The relations between normative beliefs about different forms of aggression and corresponding aggressive behaviors were investigated in 2 studies of adolescents. In Study 1, we revised an instrument designed to assess normative beliefs about aggression to include beliefs about the acceptability of relational aggression, and we examined the psychometric properties of the instrument. In Studies 1 and 2, the unique associations of normative beliefs about relational and physical aggression with self-reported relational and physical aggression were examined. Findings across both studies revealed that beliefs-behavior associations were specific to aggression forms. In other words, beliefs about relational aggression were uniquely associated with engagement in relationally aggressive acts, whereas beliefs about physical aggression, but not relational aggression, contributed unique information about adolescents' level of physical aggression. No gender effects were found. Results are discussed within a social-cognitive framework, and implications are explored for future prevention and intervention efforts to reduce aggressive behaviors.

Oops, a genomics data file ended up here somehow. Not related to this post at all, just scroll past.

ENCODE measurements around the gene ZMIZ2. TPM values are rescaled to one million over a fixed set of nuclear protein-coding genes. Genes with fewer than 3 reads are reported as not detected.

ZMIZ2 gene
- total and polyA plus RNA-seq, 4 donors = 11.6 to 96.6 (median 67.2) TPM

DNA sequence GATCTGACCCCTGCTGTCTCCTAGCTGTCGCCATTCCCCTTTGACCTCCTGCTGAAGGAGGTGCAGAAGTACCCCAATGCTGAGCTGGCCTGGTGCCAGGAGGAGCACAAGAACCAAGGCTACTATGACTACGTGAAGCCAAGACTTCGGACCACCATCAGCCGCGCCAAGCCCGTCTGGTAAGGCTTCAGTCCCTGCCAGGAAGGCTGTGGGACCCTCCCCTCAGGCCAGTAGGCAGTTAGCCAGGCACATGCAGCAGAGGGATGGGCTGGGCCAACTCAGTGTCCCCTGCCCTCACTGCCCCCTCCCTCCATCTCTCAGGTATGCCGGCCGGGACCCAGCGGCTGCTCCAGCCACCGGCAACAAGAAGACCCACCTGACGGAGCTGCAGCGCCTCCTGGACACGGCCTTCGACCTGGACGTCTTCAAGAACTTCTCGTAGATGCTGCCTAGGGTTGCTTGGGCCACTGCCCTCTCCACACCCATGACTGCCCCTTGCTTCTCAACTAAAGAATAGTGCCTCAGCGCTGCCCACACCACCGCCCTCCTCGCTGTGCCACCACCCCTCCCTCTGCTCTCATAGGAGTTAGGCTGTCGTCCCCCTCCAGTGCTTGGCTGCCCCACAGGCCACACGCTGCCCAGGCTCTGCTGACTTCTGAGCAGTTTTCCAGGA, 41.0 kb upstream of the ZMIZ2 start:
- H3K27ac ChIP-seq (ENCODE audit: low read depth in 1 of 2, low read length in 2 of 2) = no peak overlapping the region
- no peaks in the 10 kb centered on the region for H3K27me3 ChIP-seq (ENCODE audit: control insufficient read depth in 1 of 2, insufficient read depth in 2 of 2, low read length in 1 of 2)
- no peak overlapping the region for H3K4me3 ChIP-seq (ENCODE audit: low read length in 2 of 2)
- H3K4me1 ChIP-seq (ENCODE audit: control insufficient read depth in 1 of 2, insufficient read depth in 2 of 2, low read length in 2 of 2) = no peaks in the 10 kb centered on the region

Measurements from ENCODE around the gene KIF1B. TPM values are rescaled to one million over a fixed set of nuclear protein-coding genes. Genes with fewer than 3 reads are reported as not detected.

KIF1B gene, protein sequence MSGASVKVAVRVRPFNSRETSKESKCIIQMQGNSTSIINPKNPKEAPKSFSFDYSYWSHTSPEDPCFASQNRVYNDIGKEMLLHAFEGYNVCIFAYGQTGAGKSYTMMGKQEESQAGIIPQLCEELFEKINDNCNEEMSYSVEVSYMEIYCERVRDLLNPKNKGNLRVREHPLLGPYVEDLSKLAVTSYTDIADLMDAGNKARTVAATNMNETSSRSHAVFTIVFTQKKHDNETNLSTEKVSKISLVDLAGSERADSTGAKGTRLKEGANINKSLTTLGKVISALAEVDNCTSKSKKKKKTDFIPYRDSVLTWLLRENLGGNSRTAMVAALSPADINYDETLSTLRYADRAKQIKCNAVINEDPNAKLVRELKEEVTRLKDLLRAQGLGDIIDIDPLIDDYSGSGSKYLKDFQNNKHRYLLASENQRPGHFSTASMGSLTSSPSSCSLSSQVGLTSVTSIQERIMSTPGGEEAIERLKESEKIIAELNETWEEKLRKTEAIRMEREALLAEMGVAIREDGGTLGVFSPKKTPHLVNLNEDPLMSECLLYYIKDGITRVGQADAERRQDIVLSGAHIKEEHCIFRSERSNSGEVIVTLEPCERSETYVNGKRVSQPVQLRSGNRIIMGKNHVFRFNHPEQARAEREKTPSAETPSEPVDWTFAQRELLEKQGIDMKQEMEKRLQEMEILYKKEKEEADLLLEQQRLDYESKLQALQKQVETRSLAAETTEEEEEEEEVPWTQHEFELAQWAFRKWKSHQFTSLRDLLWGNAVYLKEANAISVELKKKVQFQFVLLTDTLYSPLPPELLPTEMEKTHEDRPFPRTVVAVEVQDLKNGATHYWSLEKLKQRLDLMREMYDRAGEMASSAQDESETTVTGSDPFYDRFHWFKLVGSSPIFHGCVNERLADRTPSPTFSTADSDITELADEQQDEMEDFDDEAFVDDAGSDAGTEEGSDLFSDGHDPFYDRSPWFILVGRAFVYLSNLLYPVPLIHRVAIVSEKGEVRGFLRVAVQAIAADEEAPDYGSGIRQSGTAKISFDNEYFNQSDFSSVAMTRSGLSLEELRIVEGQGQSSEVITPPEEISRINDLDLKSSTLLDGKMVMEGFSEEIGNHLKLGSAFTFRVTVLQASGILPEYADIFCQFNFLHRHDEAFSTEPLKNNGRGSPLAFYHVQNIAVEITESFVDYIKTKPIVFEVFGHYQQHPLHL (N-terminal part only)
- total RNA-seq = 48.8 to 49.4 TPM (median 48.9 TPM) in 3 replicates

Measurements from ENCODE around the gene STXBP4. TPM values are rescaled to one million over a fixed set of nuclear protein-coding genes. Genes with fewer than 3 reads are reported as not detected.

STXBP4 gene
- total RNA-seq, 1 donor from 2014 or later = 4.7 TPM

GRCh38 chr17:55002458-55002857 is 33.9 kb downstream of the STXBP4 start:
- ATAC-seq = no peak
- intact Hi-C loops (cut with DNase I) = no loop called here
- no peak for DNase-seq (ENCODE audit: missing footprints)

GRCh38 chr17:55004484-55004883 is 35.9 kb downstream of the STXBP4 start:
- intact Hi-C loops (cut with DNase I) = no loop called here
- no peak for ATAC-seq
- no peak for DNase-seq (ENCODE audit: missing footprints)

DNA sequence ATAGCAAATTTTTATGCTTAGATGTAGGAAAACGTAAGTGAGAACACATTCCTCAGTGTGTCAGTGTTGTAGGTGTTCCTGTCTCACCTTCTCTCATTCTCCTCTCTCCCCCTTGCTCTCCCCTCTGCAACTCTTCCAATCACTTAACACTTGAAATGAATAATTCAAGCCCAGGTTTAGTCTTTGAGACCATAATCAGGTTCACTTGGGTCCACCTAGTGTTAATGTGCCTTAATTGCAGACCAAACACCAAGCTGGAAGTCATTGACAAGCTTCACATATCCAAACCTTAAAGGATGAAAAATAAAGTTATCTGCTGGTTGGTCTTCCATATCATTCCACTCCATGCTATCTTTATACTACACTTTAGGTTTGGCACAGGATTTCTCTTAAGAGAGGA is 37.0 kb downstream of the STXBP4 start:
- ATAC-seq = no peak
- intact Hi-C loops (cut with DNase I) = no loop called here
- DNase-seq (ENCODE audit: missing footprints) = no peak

All Science Journal Classification (ASJC) codes
- Social Psychology
- Developmental and Educational Psychology
- Social Sciences (miscellaneous)